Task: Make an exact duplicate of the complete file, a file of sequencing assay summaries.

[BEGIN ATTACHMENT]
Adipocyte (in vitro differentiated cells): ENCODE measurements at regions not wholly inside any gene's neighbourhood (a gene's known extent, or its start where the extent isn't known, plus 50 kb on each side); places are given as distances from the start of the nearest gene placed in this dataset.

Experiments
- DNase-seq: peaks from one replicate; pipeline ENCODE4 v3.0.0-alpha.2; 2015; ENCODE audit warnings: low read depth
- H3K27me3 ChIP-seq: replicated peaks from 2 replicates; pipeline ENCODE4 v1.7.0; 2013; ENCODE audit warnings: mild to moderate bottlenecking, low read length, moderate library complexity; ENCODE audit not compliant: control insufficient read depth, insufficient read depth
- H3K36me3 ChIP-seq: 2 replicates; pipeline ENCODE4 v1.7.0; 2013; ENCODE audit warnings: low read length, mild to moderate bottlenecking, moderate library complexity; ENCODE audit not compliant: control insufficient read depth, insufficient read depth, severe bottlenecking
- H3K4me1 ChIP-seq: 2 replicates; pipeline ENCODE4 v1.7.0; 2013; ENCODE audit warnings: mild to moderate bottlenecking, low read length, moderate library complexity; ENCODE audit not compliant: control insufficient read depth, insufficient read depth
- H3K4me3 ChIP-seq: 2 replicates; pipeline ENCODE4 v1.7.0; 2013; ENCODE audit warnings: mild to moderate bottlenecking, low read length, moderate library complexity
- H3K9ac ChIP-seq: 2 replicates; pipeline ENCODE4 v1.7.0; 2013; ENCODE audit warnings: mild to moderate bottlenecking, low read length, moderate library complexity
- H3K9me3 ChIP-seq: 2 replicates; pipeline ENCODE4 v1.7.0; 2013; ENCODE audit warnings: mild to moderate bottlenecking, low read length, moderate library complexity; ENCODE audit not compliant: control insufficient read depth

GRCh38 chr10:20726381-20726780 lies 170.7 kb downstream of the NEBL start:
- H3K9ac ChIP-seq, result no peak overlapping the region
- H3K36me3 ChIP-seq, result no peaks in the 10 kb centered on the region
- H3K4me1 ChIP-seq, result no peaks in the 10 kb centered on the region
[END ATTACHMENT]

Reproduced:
Adipocyte (in vitro differentiated cells): ENCODE measurements at regions not wholly inside any gene's neighbourhood (a gene's known extent, or its start where the extent isn't known, plus 50 kb on each side); places are given as distances from the start of the nearest gene placed in this dataset.

Experiments
- DNase-seq: peaks from one replicate; pipeline ENCODE4 v3.0.0-alpha.2; 2015; ENCODE audit warnings: low read depth
- H3K27me3 ChIP-seq: replicated peaks from 2 replicates; pipeline ENCODE4 v1.7.0; 2013; ENCODE audit warnings: mild to moderate bottlenecking, low read length, moderate library complexity; ENCODE audit not compliant: control insufficient read depth, insufficient read depth
- H3K36me3 ChIP-seq: 2 replicates; pipeline ENCODE4 v1.7.0; 2013; ENCODE audit warnings: low read length, mild to moderate bottlenecking, moderate library complexity; ENCODE audit not compliant: control insufficient read depth, insufficient read depth, severe bottlenecking
- H3K4me1 ChIP-seq: 2 replicates; pipeline ENCODE4 v1.7.0; 2013; ENCODE audit warnings: mild to moderate bottlenecking, low read length, moderate library complexity; ENCODE audit not compliant: control insufficient read depth, insufficient read depth
- H3K4me3 ChIP-seq: 2 replicates; pipeline ENCODE4 v1.7.0; 2013; ENCODE audit warnings: mild to moderate bottlenecking, low read length, moderate library complexity
- H3K9ac ChIP-seq: 2 replicates; pipeline ENCODE4 v1.7.0; 2013; ENCODE audit warnings: mild to moderate bottlenecking, low read length, moderate library complexity
- H3K9me3 ChIP-seq: 2 replicates; pipeline ENCODE4 v1.7.0; 2013; ENCODE audit warnings: mild to moderate bottlenecking, low read length, moderate library complexity; ENCODE audit not compliant: control insufficient read depth

GRCh38 chr10:20726381-20726780 lies 170.7 kb downstream of the NEBL start:
- H3K9ac ChIP-seq, result no peak overlapping the region
- H3K36me3 ChIP-seq, result no peaks in the 10 kb centered on the region
- H3K4me1 ChIP-seq, result no peaks in the 10 kb centered on the region